Other methods of tapping into cast iron

Time: 2019-08-27
Summary: In the case of copper or brass threaded adapters, just cut the old copper line near the cast-iron fitting, and back the adapter out with a large pipe wrench.

    Not all cast-iron fittings have bell-and-spigot inlets. Some older types accept threaded pipes or threaded adapters. You'll find these fittings in homes that have cast-iron stacks with copper or galvanized-steel branch liens. These threaded fittings offer yet another method of adapting plastic to cast iron, though not always as easily as with banded coupling. They also have the advantages of being extremely inexpensive and making neat, professional-looking retrofit connections.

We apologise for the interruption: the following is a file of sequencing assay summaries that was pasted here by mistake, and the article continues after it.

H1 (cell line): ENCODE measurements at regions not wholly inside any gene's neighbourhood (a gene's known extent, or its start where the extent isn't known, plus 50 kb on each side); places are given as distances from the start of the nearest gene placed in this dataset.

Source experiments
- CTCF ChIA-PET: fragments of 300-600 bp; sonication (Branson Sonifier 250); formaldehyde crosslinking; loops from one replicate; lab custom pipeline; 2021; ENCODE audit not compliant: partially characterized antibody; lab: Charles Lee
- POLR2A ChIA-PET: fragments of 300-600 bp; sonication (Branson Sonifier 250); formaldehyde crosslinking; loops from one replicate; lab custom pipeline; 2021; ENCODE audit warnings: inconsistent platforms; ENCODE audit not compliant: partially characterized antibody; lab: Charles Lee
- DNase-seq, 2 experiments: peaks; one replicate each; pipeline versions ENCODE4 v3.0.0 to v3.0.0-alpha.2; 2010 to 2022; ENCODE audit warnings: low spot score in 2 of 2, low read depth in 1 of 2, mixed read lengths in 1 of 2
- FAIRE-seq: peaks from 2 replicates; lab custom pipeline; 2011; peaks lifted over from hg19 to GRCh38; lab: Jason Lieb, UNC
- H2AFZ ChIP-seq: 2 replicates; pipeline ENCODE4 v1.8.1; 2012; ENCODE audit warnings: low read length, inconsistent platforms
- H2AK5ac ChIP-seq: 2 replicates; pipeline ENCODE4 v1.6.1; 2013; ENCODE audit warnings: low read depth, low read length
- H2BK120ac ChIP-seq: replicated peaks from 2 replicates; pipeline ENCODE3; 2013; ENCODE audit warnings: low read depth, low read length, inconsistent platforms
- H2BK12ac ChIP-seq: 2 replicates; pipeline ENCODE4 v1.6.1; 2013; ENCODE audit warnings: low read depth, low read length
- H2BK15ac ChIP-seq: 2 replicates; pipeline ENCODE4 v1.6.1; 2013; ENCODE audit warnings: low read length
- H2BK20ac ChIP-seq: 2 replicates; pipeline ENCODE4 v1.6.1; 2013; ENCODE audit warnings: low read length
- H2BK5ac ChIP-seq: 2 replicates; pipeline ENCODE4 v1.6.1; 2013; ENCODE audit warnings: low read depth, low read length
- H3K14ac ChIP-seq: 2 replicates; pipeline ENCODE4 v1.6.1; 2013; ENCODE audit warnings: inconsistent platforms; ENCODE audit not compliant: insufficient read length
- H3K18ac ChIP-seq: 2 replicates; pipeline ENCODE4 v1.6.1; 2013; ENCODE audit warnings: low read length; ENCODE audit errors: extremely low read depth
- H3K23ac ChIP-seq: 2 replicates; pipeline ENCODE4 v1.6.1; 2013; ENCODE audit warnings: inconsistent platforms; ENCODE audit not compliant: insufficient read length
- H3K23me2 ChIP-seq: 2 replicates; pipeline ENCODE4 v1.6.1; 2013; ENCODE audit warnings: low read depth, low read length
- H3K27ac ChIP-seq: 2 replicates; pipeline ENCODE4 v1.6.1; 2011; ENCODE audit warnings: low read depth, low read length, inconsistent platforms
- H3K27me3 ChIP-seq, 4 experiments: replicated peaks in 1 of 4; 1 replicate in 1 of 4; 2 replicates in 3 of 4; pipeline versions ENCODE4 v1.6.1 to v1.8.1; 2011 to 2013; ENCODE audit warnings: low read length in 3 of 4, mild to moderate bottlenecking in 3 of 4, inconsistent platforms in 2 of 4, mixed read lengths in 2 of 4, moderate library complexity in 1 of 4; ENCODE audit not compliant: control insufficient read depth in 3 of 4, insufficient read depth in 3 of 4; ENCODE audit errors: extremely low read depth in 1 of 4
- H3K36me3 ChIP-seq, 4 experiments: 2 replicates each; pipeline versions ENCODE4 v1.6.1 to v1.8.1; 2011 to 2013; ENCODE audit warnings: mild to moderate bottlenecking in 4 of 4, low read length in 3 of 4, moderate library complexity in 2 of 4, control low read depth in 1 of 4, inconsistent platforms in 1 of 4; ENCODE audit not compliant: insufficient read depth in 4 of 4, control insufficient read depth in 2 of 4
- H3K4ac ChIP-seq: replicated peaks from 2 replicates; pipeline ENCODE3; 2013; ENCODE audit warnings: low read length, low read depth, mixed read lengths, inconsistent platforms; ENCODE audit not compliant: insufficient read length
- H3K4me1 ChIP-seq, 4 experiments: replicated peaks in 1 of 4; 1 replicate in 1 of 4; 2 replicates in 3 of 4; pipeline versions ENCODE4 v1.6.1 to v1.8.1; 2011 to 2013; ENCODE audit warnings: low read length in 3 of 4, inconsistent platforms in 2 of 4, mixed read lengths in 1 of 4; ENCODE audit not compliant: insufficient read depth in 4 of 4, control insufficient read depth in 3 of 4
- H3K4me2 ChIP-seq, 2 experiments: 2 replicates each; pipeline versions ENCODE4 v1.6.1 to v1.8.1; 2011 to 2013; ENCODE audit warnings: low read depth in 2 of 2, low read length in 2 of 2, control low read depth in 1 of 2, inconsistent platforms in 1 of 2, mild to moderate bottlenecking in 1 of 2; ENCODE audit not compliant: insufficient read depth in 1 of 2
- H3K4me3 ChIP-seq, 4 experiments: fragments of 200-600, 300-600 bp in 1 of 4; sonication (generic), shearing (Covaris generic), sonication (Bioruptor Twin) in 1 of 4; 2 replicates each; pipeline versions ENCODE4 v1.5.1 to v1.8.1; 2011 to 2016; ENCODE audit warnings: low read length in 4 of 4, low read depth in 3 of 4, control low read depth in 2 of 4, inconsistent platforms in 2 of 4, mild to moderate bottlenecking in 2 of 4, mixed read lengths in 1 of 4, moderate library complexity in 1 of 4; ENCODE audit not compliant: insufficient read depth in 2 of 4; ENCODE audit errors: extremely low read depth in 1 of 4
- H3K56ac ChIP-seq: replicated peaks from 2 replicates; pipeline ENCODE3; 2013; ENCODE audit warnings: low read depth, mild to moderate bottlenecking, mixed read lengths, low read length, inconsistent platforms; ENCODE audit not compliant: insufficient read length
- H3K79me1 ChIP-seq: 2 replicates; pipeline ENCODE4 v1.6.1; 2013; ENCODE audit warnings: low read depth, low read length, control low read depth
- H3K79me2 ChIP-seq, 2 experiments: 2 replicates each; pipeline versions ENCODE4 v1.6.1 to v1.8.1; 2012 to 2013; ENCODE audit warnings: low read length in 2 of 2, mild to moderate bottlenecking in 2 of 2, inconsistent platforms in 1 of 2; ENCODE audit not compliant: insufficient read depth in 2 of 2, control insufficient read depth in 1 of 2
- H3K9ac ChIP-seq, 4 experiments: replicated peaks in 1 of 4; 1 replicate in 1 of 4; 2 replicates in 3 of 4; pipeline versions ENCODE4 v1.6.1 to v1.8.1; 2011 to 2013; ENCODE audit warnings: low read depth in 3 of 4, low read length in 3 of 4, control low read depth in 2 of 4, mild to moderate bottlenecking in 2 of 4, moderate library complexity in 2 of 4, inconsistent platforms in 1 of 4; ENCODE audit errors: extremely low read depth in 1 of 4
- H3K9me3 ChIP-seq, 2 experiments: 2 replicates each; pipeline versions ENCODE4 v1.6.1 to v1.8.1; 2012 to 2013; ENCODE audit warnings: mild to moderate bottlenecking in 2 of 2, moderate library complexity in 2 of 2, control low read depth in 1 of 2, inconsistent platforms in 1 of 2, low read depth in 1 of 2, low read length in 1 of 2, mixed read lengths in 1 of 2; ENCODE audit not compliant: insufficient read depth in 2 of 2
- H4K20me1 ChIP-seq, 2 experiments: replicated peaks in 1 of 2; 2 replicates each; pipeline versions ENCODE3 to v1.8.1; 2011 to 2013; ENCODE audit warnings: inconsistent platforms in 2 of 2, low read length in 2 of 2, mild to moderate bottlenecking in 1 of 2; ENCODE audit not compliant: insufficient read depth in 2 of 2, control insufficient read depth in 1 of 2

In the case of copper or brass threaded adapters, just cut the old copper line near the cast-iron fitting, and back the adapter out with a large pipe wrench.

    Galvanized-steel threads, in contrast, fuse with the cast iron over time. To break these threads free , you often need to heat the cast iron with a torch. Heat causes the female half of the fitting to expand slightly, loosening its grip. In any case, when you've removed the old threaded piece, clean the rust from the cast-iron threads using a wire brush. Then wrap plumber's pipe threaded-sealing tape-only two full rounds-onto the threads of the new plastic adapter, and screw the adapter into the cast-iron fitting.

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